Toxicoepigenetics examines the health effects of environmental exposure associated with, or mediated by, changes in the epigenome. Despite high expectations, toxicoepigenomic data and methods have yet to become significantly utilized in chemical risk assessment. This article draws on a social science framework to highlight hitherto overlooked structural barriers to the incorporation of toxicoepigenetics in risk assessment and to propose ways forward. The present barriers stem not only from the lack of maturity of the field but also from differences in constraints and standards between the data produced by toxicoepigenetics and the regulatory science data that risk assessment processes require. Criteria and strategies that frame the validation of knowledge used for regulatory purposes limit the application of basic research in toxicoepigenetics toward risk assessment. First, the need in regulatory toxicology for standardized methods that form a consensus between regulatory agencies, basic research, and the industry conflicts with the wealth of heterogeneous data in toxicoepigenetics. Second, molecular epigenetic data do not readily translate into typical toxicological endpoints. Third, toxicoepigenetics investigates new forms of toxicity, in particular low-dose and long-term effects, that do not align well with the traditional framework of regulatory toxicology. We propose that increasing the usefulness of epigenetic data for risk assessment will require deliberate efforts on the part of the toxicoepigenetics community in 4 areas: fostering the understanding of epigenetics among risk assessors, developing knowledge infrastructure to demonstrate applicability, facilitating the normalization and exchange of data, and opening the field to other stakeholders.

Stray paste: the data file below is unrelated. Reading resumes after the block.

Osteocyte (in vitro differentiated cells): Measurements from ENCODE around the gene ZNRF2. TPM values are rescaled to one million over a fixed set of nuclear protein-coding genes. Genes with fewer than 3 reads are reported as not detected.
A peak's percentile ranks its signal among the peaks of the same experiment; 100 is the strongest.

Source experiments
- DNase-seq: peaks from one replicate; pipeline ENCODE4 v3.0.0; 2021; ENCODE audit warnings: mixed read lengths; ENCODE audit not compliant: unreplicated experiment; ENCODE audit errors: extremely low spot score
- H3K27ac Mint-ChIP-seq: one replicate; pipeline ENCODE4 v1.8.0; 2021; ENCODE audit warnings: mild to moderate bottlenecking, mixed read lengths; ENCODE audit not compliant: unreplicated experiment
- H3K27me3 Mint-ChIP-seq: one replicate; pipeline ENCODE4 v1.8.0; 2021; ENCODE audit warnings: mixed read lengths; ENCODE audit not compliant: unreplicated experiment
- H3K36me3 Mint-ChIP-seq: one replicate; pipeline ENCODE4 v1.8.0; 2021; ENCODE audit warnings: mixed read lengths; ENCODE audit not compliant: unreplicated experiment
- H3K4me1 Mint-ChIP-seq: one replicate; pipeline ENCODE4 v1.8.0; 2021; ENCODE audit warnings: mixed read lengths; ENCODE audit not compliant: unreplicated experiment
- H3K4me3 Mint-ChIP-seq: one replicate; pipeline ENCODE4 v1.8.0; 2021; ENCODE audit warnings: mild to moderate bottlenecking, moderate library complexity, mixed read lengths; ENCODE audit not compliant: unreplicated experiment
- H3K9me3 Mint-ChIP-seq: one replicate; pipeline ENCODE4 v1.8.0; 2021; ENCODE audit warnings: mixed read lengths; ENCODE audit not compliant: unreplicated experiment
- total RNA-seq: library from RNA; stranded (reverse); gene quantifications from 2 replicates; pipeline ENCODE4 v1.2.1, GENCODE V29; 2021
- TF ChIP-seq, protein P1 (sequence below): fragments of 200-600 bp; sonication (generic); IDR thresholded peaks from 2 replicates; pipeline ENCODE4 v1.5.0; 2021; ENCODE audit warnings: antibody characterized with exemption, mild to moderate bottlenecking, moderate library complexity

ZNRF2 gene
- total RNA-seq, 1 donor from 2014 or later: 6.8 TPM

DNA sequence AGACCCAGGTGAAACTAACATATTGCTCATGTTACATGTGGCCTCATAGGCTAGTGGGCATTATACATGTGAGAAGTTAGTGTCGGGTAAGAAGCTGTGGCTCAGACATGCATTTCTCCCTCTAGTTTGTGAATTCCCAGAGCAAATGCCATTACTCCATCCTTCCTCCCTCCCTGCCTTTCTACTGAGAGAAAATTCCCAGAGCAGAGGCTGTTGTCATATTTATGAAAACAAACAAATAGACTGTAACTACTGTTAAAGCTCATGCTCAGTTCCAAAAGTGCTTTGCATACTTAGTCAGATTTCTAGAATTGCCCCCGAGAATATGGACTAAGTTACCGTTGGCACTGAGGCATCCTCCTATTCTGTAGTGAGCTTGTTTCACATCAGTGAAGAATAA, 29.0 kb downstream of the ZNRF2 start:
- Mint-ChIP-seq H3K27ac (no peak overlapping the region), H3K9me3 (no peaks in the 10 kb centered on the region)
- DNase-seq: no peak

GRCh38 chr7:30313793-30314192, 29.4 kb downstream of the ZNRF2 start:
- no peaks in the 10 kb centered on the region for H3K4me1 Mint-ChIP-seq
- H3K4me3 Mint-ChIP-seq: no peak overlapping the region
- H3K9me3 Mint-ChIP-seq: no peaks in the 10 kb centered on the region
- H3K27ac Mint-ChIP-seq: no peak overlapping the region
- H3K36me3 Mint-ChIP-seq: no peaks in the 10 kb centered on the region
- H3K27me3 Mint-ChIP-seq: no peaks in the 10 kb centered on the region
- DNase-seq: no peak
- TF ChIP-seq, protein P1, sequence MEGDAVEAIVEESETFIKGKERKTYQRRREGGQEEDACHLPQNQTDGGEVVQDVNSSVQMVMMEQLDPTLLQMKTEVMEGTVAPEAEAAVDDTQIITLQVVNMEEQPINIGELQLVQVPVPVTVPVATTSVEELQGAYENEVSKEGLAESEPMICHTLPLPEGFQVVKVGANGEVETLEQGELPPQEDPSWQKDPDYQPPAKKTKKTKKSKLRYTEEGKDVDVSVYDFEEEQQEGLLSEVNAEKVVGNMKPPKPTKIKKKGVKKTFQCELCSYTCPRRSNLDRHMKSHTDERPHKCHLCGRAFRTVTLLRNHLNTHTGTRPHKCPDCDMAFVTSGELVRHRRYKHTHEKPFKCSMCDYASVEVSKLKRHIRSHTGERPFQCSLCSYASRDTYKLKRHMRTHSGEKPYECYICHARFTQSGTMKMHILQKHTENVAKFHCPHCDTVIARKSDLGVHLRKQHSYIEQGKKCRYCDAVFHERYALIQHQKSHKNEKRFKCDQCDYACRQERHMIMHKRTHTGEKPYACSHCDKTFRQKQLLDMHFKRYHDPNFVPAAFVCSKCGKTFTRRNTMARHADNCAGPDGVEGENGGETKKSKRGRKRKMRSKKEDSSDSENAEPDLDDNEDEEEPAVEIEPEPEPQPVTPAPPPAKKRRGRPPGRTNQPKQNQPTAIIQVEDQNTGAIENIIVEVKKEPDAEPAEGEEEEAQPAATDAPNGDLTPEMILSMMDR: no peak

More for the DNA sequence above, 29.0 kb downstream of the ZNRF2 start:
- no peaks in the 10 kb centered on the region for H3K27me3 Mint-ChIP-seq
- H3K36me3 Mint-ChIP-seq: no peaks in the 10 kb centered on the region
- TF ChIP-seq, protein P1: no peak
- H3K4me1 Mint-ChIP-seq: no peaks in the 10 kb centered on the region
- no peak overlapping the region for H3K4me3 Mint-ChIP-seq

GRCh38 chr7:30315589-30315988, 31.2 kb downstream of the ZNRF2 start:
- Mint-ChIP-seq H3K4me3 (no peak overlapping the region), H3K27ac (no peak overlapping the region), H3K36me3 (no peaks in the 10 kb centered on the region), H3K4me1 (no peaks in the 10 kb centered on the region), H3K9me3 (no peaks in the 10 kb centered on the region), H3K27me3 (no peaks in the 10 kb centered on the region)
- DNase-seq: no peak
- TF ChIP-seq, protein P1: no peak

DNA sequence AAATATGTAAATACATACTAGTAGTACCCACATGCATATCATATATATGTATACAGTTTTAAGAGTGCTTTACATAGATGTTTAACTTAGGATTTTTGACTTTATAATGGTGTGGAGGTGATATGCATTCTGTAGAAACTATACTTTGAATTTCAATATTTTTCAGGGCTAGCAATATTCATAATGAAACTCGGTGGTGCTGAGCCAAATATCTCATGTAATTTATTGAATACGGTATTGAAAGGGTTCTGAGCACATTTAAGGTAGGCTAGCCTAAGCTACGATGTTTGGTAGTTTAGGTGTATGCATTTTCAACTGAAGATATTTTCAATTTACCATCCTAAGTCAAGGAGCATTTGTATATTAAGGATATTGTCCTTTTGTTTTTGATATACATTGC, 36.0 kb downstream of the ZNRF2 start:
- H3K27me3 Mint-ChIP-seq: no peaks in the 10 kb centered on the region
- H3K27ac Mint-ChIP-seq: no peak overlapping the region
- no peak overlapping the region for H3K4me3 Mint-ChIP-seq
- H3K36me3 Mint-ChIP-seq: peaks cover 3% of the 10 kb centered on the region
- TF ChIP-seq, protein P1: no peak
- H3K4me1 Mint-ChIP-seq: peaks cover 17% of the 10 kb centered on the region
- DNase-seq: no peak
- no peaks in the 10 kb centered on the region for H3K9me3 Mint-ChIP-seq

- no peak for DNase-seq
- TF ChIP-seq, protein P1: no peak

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Le Goff A, Louvel S, Boullier H, Allard P. Toxicoepigenetics for Risk Assessment: Bridging the Gap Between Basic and Regulatory Science. Epigenetics Insights. 2022;15.